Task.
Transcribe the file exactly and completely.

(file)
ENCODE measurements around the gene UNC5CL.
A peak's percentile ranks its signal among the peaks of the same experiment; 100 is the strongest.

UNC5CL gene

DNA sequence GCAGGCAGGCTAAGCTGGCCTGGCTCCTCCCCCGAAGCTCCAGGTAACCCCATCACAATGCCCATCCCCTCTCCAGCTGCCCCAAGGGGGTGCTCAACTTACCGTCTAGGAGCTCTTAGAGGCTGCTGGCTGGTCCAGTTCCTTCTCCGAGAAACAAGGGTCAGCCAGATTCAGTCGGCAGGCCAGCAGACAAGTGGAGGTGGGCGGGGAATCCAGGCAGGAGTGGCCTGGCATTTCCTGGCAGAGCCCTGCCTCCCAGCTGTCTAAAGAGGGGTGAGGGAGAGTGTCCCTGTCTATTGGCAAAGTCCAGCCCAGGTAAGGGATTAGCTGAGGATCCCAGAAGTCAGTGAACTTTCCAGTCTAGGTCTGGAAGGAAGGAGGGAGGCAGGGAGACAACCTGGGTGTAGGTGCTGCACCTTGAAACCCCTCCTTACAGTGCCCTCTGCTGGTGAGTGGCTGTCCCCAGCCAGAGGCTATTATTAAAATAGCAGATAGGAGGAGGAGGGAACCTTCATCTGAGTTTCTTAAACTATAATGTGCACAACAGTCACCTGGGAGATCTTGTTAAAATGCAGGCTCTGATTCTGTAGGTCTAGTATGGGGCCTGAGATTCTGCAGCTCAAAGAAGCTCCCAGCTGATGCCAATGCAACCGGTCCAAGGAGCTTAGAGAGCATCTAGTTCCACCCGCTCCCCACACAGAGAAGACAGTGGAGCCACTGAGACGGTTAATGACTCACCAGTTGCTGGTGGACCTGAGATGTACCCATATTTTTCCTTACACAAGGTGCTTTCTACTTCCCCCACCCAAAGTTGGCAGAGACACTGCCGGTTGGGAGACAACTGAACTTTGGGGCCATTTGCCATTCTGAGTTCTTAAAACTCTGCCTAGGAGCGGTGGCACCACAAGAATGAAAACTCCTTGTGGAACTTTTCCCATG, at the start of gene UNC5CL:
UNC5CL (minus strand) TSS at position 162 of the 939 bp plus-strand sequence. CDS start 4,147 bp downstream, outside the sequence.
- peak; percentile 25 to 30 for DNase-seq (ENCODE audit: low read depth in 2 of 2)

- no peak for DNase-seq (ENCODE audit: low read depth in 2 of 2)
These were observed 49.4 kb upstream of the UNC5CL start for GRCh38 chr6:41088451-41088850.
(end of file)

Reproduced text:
ENCODE measurements around the gene UNC5CL.
A peak's percentile ranks its signal among the peaks of the same experiment; 100 is the strongest.

UNC5CL gene

DNA sequence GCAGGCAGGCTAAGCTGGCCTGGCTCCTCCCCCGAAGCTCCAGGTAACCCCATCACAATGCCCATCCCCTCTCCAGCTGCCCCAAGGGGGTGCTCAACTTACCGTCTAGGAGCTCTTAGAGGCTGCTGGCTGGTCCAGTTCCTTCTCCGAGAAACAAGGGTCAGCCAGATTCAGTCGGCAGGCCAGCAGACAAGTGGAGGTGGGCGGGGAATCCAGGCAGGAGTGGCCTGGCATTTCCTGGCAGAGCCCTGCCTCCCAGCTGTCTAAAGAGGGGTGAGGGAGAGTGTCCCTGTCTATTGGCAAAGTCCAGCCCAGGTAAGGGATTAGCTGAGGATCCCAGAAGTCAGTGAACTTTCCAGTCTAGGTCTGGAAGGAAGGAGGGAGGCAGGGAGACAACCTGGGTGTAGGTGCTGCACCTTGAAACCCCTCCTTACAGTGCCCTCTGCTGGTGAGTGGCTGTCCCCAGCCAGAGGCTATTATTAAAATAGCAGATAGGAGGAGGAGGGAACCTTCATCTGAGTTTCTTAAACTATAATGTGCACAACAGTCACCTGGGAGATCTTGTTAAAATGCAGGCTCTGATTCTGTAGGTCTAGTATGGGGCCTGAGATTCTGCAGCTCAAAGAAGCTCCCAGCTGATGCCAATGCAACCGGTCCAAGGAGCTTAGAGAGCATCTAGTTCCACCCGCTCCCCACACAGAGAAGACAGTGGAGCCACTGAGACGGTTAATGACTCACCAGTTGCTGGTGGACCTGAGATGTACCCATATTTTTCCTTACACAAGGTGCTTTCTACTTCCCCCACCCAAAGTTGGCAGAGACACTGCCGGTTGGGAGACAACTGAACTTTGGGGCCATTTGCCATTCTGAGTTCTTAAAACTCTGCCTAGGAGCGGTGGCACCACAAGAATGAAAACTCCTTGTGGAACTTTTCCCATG, at the start of gene UNC5CL:
UNC5CL (minus strand) TSS at position 162 of the 939 bp plus-strand sequence. CDS start 4,147 bp downstream, outside the sequence.
- peak; percentile 25 to 30 for DNase-seq (ENCODE audit: low read depth in 2 of 2)

- no peak for DNase-seq (ENCODE audit: low read depth in 2 of 2)
These were observed 49.4 kb upstream of the UNC5CL start for GRCh38 chr6:41088451-41088850.